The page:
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November 25, 2016

The Muppet Show: 40 Years Later – Valerie Harper

Filed under: Feature,Reviews — Tags: , , — Evan G @ 1:27 pm

harper7Original air date: November 22, 1976

What made The Muppet Show work? That’s obviously been a question Disney has been frantically trying to answer over the past few years. It’s something we’ve all got an answer to, whether we’re Bill Prady or Kristin Newman. To me, the core of The Muppet Show is chaos. The characters need to be responding to bizarre happenings in the only way they can: with music and bad puns. In the first season, however, many of the episodes are plot-light, which prevents things from reaching peak chaos. Take the Rita Moreno episode. It’s an amazing piece of television, but the only real plot is that “Fozzie has a series of running gags involving infrastructure systems.”

harper4That’s different in this episode. There are two good ways to describe the Valerie Harper episode of The Muppet Show: it’s the one about the African Berry Bush and it’s also the one that’s like an African Berry Bush. The first part is easy to explain: Statler develops a crush on Harper and sneaks backstage to give her a clipping from his rare Berry Bush. After George accidentally waters it, the plant grows wildly and runs amok, turning the backstage area of the Muppet Theater into a jungle (complete with Tarzan, which Kermit insists on pronouncing “Tarzin”). You know, classic jungle hijinks. Classic George the Janitor!

The thing is, this episode is like the Berry Bush because it has a lot of potential for growth. This is, in theory, not a plot-light episode. First, you’ve got Harper’s maniacal desire to appear on the show. She’s willing to sic wild geese on the opening act to replace them. Second, you’ve got Statler’s crush, which puts him and Waldorf in new situations. And of course, you’ve got Kermit in a pith helmet, trying to bushwhack his way through Tarzin‘s rainforest. As Kermit says, “I get the feeling this is going to be one of those shows.” Here are the seeds of the idea that the show is always one bizarre event away from being destroyed.

harper5The problem is that this episode doesn’t really hold up compared to some of the “controlled chaos” antics of later seasons. While there are some narrative roots to this episode, no one ever actually solves the problem of the jungle: they just stop talking about it. Kermit asks “Didn’t that plant grow into a great big bush or was it my imagination?” That’s it. Most significantly, the plant doesn’t engage with any of the sketches or puns. Backstage, Kermit and the gang are fighting for their lives against a renegade, ravenous Berry Bush while Statler pines after Harper; on stage, Harper and the Clodhoppers are dancing to “Nobody Does It Like Me” against a black background. There’s no sign of the plant or the conflict or even Statler anywhere, which means the episode’s ideas never get to bloom.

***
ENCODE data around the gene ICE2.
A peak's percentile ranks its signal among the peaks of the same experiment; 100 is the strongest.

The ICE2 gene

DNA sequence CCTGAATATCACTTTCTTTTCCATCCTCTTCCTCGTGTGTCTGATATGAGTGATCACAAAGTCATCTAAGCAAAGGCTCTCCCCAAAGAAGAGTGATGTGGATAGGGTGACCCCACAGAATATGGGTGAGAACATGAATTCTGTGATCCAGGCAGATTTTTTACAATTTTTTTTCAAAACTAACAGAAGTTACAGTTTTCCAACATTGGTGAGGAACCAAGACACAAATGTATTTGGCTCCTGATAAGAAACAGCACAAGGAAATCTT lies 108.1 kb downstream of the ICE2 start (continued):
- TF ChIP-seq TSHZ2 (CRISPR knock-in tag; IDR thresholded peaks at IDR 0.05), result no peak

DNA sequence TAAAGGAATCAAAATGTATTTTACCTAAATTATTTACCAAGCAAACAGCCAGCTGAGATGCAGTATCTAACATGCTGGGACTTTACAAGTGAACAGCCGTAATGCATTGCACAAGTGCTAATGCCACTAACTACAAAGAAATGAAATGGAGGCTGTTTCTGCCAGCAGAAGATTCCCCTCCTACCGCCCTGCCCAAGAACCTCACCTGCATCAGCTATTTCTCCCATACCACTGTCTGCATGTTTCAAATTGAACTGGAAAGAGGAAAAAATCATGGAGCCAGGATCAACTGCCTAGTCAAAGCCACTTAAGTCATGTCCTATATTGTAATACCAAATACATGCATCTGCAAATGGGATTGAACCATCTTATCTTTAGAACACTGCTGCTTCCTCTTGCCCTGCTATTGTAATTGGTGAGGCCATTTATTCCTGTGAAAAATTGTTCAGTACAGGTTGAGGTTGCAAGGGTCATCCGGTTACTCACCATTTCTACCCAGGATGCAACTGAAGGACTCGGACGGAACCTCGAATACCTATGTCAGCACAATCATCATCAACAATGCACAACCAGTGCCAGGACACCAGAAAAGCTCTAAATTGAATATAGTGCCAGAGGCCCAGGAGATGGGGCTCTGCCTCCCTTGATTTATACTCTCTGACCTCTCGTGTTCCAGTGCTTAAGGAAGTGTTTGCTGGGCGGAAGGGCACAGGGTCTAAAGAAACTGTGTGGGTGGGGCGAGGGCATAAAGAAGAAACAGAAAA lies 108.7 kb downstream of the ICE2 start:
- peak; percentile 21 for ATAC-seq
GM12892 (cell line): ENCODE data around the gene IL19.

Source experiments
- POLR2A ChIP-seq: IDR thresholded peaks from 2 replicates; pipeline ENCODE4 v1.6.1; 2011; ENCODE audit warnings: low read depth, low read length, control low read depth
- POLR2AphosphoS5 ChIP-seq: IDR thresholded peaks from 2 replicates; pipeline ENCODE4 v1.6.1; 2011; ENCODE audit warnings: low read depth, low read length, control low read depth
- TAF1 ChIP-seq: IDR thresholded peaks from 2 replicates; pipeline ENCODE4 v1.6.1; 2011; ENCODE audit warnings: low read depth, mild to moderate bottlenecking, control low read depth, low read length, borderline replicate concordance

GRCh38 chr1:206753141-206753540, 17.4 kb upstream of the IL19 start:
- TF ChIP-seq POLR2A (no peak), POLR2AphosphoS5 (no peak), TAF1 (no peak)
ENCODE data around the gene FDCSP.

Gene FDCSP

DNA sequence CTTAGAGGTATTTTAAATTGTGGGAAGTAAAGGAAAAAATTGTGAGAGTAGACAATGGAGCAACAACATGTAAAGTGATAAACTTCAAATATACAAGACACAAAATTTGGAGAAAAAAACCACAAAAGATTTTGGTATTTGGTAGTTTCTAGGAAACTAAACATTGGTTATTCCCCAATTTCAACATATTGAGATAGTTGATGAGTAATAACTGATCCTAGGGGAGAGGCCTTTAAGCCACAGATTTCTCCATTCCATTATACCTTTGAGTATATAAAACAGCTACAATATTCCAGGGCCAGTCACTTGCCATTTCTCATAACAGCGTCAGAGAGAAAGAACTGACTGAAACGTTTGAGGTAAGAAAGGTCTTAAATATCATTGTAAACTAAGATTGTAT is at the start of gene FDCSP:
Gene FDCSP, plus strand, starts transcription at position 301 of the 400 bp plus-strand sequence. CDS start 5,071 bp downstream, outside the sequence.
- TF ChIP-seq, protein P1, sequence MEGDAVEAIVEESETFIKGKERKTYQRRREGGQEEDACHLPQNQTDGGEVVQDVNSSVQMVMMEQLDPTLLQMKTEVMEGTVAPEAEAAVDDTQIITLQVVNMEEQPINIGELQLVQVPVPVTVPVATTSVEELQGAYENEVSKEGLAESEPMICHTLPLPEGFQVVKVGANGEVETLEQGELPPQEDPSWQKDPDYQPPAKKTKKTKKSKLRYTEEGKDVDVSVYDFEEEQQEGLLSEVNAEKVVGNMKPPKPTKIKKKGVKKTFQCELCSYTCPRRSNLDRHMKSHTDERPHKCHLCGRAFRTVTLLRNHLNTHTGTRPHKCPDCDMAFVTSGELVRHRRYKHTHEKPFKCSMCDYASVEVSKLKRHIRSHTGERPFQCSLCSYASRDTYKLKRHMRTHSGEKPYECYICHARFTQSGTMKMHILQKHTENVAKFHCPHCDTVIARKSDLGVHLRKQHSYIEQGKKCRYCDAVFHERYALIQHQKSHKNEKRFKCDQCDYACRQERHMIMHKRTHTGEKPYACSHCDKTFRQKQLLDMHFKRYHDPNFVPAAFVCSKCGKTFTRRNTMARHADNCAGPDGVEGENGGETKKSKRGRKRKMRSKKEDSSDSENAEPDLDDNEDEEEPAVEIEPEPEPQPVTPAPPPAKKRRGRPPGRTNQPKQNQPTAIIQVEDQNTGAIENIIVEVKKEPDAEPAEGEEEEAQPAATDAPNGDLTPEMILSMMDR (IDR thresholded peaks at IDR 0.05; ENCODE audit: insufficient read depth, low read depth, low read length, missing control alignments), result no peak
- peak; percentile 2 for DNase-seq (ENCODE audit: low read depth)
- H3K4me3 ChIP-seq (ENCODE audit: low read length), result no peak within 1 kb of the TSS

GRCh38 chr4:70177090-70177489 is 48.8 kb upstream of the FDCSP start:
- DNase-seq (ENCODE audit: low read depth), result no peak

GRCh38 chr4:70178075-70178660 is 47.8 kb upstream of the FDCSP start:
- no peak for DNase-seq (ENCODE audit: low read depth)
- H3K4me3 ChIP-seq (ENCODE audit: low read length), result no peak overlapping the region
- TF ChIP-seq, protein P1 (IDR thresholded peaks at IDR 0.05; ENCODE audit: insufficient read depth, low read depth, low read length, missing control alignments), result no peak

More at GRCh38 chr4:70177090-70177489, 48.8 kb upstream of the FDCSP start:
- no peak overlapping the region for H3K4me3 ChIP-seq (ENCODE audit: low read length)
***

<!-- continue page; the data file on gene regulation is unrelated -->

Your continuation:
But there’s budding potential here. It’s amazing how close this episode comes to feeling as cohesive and fruitful as something like the Gladys Knight episode of the final season. Harper is a fabulous guest star who really seems like she wants to be performing with the Muppets. Her opening number, “Broadway Baby,” is definitely entertaining, as she emerges from different doors in the theater dressed as famous Broadway actors. “Nobody Does It Like Me” is a classic full-body Muppet dance number, even if the Clodhopper puppetry has not aged well. And of course, though they aren’t connected to the story, the sketches are pretty entertaining. Jerry Nelson’s amazing Floyd vocals blow “Searchin’” out of the water, and of course, the UK version of this episode brought us Rowlf and Sam singing “Titwillow.” If you haven’t seen it (or even if you have) go look it up. It’s fantastic how good it is given how early in the show’s run we are, and it’s the exact kind of idea that made the next few episodes of the show flourish so quickly.

 

Most Valuable Muppet: There’s a lot of strong contenders in this episode: the Swedish Chef, Sam the Eagle, and even George the Janitor. But the winner clearly is Statler, who’s got a lot of good jokes. It’s also always fun to see him and Waldorf get involved in the actual plots of episodes.

Best Joke: The aforementioned Tarzan bit. Kermit: “The only person you’re gonna meet back here is Tarzin!” Statler: “I hope he’s a good dancer.” Statler… surprisingly willing to date Tarzin?

Lamest Joke: I can’t type out the whole “Easter Bernie/Pinchline” bit Hilda performs. Suffice it to say that it’s a master class in how not to make puns and also a master class in why Hilda didn’t make it past season 1. Ugh.

Coolest Puppetry Trick: Let’s give some credit to the Clodhoppers. They’re a fun way of doing a full-body dance number, even if it’s pretty obvious to figure out how the trick is done. Unfortunately, I’ve never been a big fan of their “Grover’s less lovable cousins” designs.

Obscure Character Watch: Boy, they really wanted the three-headed monster Tom, Dick, and Harry to be a thing for like two episodes there, huh?

Musical Highlight: As I mentioned in the article, Jerry Nelson has the perfect voice for “Searchin’,” helping an otherwise unmemorable sketch reach standout levels.

Missed Opportunity: Things that should’ve happened: The Berry Bush doing something notable. Statler singing with Harper. Hilda being an interesting or worthwhile character.

Most Classic Moment: “Titwillow.” Why are you still reading this? Go watch it! Watch it again! Tweet it to your congressmen!

One More Thing: Are you watching “Titwillow” yet?

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by Evan G. – Evan@ToughPigs.com



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